3.1.4 Initial Registration, Hierarchical Routers

FIG. 24 is a message flow event sequence diagram showing the flow of messages for a user connecting to its home network where the home network is configured with routable IP addresses. FIG. 21 is similar to FIG. 24 but for the hierarchy of routers in the LSF/xAN. Particularly, the xAN has a router at edge of the xAN/LSF interface and there is another router, called the LSF router, which has a COA that is used to tunnel datagrams to.

In event 2402, the user has powered on the MN (or initiated another service provider connection request). The MN is configured to send a registration message to the user's home network. The registration message is sent to the IP address (which is the IP address of the SMM) that was contained in the BCCH. The parameters are the same as defined in section 3.1.1.

In event 2404, the authentication procedure is performed. See section 3.1.1 for details.

In event 2406, the registration procedure is performed. See section 3.1.1 for details. NOTE: The COA sent in the registration message is the COA of the LSF router.

In event 2408, the SMM will update its local directory with the appropriate information. The SMM will send a registration reply to a mobility agent on the xAN/LSF router.

In event 2410, the mobility agent at the xAN/LSF router must update the router's routing table to include the MN's IP address. When this occurs, some routing protocol, such as RIP, will update the local network with routing information so datagrams can be delivered to the xAN router, such as when the LSF router will receive a route update and will know how to forward de-tunneled datagrams. The xAN must be told of the “binding” between the MN's IP Address and the MN's L2 Address. The mobility agent then sends the registration reply to the MN.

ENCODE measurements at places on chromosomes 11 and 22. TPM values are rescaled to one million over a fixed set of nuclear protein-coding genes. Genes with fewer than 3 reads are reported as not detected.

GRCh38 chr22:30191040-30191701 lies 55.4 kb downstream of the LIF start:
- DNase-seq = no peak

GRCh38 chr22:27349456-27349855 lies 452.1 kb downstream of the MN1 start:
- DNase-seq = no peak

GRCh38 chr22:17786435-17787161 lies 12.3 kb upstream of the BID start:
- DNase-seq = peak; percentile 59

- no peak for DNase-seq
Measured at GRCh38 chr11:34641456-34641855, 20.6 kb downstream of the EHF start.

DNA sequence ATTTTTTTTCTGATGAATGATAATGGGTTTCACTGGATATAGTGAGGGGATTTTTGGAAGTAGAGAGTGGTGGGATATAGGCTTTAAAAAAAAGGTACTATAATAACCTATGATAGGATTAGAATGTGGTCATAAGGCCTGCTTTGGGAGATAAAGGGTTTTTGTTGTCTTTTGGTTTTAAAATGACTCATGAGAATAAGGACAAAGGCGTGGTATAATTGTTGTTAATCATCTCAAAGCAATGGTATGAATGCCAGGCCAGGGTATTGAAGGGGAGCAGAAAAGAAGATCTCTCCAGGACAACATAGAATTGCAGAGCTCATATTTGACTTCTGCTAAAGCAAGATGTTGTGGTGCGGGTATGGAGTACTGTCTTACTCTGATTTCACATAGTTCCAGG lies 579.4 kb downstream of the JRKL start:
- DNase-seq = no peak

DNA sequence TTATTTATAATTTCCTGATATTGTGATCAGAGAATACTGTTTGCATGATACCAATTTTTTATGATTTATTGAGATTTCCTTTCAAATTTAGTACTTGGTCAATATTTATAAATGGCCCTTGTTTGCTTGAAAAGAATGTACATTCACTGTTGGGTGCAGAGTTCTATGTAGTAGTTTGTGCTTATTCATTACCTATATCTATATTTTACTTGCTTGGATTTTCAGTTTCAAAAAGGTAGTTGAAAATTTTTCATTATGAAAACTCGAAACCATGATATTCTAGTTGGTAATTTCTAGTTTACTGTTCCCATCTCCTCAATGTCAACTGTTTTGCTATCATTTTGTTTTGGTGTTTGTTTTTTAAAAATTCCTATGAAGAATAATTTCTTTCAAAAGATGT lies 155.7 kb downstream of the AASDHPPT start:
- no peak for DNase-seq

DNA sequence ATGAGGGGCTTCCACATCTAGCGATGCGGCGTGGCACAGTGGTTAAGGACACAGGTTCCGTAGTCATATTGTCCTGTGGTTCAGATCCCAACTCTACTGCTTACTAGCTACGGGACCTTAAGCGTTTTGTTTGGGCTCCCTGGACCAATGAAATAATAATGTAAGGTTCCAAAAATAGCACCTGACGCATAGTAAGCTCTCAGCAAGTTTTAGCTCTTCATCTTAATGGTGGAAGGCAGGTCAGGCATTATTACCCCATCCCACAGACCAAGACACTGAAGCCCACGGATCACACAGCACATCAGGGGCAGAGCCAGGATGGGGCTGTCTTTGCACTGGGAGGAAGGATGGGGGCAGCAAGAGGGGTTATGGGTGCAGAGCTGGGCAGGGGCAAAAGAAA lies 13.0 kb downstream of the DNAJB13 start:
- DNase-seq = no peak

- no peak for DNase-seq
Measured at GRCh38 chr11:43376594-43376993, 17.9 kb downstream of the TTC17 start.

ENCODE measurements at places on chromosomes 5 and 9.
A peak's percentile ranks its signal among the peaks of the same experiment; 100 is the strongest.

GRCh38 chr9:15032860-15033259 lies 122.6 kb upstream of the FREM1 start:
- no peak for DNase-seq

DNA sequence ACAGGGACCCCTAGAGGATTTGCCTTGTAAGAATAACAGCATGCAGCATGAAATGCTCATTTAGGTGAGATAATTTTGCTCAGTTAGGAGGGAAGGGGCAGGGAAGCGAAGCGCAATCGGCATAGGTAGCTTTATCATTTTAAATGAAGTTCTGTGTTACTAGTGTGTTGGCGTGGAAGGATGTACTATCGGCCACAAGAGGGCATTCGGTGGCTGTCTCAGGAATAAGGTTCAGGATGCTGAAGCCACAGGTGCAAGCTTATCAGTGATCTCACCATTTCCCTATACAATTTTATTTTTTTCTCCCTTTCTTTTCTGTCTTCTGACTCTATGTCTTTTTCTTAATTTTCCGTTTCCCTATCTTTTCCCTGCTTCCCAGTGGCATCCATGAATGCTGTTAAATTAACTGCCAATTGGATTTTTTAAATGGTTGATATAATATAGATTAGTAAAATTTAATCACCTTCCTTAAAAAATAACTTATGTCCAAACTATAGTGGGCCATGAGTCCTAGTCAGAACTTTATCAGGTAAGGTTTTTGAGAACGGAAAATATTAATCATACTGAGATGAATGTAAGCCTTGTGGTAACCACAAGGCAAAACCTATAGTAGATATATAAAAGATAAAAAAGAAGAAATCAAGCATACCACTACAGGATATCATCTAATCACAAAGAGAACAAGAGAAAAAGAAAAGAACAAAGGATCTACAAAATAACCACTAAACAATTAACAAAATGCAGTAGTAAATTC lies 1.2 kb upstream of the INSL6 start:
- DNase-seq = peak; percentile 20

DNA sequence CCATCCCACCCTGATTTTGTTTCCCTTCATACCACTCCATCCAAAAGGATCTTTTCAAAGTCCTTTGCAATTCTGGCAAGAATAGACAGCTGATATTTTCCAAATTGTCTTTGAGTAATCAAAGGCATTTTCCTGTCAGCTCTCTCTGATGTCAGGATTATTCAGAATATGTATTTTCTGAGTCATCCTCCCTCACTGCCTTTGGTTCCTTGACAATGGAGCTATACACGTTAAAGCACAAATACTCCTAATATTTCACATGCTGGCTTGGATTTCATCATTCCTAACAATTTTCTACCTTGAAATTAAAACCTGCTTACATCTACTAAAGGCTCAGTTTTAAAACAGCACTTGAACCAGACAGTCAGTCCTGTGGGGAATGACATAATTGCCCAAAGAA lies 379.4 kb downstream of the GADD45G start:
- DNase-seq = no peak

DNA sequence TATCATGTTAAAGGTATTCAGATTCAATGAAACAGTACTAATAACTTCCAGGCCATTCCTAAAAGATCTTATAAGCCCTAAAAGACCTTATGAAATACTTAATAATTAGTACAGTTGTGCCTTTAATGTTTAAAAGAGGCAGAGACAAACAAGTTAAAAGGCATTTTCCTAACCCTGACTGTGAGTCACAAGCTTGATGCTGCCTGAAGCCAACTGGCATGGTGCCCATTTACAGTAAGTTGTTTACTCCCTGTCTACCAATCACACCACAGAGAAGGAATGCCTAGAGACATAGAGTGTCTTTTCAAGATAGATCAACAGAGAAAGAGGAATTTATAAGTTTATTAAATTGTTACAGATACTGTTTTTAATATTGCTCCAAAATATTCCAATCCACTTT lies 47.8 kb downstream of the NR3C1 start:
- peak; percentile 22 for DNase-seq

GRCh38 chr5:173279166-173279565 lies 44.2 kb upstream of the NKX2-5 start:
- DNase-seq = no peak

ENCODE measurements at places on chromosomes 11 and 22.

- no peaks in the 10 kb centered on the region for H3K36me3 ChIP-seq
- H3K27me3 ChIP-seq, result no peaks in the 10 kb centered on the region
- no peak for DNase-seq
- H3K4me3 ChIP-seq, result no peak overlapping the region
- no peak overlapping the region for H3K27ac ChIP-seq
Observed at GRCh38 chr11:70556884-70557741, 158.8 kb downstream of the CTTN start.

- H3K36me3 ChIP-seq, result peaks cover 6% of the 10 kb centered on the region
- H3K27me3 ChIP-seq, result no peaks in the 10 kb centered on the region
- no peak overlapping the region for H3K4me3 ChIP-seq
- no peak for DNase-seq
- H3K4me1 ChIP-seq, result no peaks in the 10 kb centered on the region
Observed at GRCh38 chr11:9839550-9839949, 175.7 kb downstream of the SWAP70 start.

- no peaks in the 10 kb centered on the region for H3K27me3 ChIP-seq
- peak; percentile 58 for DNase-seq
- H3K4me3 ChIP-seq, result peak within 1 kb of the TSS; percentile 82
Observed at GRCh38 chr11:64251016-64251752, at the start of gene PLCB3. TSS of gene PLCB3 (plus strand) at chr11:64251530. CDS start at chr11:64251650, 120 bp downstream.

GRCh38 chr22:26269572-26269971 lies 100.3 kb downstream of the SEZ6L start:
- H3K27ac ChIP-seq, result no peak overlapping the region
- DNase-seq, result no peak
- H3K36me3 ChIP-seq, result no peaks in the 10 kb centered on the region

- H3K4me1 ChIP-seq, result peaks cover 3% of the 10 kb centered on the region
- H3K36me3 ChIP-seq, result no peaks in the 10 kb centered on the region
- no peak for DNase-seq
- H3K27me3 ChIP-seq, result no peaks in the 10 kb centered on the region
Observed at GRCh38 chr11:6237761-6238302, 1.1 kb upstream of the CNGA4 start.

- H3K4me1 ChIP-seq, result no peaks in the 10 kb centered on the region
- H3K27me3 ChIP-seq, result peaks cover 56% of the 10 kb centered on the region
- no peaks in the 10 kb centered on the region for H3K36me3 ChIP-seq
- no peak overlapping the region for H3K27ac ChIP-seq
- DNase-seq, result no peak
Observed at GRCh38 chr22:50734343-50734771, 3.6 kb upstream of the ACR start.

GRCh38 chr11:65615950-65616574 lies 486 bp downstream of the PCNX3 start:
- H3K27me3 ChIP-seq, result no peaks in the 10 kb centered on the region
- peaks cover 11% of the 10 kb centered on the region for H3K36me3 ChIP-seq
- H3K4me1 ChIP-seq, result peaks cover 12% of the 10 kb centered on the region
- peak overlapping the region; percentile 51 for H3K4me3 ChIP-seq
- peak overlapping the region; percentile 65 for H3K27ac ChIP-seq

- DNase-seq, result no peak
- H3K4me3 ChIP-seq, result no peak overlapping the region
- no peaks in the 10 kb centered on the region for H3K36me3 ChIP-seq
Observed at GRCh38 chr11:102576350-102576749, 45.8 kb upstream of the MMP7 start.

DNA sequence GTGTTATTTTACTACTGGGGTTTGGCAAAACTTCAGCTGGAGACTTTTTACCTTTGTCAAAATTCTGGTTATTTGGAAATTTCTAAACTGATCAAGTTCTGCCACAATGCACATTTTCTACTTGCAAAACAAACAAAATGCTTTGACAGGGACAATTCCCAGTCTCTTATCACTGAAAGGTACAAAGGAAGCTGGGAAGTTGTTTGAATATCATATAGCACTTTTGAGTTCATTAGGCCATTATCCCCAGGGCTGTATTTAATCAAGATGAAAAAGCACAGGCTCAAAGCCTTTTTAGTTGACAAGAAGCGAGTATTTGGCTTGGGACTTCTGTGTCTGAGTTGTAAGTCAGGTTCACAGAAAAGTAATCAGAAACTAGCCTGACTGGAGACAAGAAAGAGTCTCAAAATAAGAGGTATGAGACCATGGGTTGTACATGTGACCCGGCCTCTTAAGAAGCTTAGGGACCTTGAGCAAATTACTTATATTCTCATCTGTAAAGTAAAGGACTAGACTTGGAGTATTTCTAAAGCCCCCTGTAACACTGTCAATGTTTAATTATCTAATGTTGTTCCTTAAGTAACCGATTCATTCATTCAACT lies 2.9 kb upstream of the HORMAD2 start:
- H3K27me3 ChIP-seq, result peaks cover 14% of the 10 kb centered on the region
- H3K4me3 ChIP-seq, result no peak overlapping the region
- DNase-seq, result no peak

3.1.5 MN Moves to a New Routing Area, New LSF

When a user roams between LSFs, the user changes subnet points-of-attachments, therefore, the user changes Routing Areas. The LSF requires notification of the RA changes to re-authenticate the user to avoid fraudulent users. In an IP centric network, it is advisable to always have the LSF authenticate the user. Additionally, the user may have access restrictions within the new RA, or a different IP router may need to provide tunneling services, via a new COA, to the MN while it is in the new RA, both of which require notification of the LSF.

In this architecture, before the MN moves to the new LSF, it will send a registration request message to old LSF that indicates the MN is about to move to the new LSF. This triggers the old LSF to start queuing MN datagrams.

FIG. 25 is a message flow event sequence diagram showing the flow of messages for a user roaming between LSFs. This mechanism is used whenever the user is changing RAs.

This type of movement indication would be most beneficial in access networks that do not depend on paging the MN. In other types of access networks, the messaging overhead incurred by sending the LSF an indication of a user/MN moving may not be as beneficial because the number of MN's that will actually receive data during this process should be very small. Moreover, in RANs that are channelized, the LSF is still going to page the MN.